AUTOMAKER Volvo has some reasonably compelling evidence that suggests people want groceries to appear at their car when they need them most.
The firm said that 60 percent of people "experienced delivery problems" with online shopping last year, and that €1bn is spent on re-delivery. Its solution is a set of digital keys that will link punters to products and only exist as long as there is a delivery requirement.
The keys and the cars and the shopping will appear at Mobile World Congress (MWC) under the banner "roam delivery". Volvo said that it has already tried this out and found that 92 percent of people preferred the curbside delivery option to one that greets them at their own front doors.
"By turning the car into a pickup and drop-off zone through using digital keys, it's now possible to deliver the goods to persons and not just places. The test customers also indicated that the service clearly saved time," said Klas Bendrik, CIO of Volvo Car Group.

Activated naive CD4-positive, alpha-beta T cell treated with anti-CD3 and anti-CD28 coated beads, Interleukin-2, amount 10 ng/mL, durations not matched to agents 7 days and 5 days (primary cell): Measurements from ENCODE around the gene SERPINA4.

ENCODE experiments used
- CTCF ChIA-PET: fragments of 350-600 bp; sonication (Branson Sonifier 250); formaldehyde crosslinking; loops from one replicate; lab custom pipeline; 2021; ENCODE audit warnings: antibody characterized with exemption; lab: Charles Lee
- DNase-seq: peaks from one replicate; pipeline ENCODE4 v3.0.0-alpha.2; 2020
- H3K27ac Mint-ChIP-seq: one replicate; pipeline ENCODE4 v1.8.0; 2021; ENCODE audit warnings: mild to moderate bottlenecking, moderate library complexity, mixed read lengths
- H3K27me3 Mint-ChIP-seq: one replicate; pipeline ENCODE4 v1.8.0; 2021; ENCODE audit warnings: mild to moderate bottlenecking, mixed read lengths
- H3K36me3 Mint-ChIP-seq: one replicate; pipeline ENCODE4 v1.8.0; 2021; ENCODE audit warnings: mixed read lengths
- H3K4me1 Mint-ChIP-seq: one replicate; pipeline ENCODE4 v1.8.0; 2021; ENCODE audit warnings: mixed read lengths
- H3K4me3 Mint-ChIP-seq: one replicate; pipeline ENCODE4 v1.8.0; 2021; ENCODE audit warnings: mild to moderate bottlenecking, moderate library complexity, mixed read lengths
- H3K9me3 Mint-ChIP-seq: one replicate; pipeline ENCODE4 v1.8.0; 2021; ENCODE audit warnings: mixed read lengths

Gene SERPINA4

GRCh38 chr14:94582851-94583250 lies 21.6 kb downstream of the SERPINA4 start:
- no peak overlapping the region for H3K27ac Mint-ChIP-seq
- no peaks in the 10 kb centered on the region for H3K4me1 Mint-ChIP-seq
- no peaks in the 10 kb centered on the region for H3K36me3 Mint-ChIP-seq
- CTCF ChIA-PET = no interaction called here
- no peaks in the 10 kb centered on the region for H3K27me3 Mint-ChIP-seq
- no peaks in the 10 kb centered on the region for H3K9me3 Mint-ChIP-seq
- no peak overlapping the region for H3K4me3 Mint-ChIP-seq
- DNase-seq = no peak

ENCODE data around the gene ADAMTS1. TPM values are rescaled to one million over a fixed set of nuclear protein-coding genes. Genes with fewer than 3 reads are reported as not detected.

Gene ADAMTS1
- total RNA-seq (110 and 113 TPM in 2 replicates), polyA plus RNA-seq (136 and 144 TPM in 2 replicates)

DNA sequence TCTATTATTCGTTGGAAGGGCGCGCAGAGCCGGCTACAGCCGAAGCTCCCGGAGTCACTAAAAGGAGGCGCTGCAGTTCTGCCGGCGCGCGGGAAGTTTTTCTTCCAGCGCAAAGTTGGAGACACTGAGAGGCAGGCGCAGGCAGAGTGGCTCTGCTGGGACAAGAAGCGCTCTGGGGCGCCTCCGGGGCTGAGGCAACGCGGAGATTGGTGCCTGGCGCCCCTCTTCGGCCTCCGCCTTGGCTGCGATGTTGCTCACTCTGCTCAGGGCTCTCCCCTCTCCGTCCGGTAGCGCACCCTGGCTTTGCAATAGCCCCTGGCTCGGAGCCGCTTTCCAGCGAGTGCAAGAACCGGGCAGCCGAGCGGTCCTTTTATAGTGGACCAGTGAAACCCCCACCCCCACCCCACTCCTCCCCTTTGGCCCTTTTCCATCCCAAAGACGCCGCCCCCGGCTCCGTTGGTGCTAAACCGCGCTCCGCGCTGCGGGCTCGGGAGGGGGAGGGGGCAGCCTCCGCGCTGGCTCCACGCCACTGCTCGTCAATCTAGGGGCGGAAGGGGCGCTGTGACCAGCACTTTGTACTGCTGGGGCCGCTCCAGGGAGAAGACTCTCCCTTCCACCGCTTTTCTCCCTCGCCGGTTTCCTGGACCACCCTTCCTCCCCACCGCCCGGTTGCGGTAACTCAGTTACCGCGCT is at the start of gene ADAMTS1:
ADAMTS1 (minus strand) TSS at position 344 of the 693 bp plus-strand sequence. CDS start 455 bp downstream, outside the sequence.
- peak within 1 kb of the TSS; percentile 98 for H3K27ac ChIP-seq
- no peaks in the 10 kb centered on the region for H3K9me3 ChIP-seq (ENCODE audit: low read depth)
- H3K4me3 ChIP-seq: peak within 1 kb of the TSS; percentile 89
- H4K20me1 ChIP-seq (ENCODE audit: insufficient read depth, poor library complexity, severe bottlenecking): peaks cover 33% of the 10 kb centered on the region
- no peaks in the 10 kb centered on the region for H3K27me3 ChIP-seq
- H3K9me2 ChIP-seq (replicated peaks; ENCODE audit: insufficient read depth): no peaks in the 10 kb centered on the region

"And the same thing is valid for delivery companies as well! Because failed first-time deliveries cost the industry an estimated €1 bn in re-delivering costs. We are now further investigating the technology of digital keys and new consumer benefits linked to it."
Closer to home Tesco CIO Mike McNamara has already mooted a local car-related shopping experience, and envisages a world where people will order their shopping while driving to the supermarket.
"I can genuinely see in the next few years - I don't know whether that's three or five or seven years - being able to get into my car, talk to my car, and tell Tesco through my car that I want to have some marinated chicken, salad and fresh bloomer bread and I'll pick it up on the way home," he told V3,co.uk.
"I can see that happening in the not too distant future. BMWs of the world have internet connections, and this will filter down to lower-end cars soon, and as we roll out 4G in the United Kingdom, that will be the mobile connectivity required." µ
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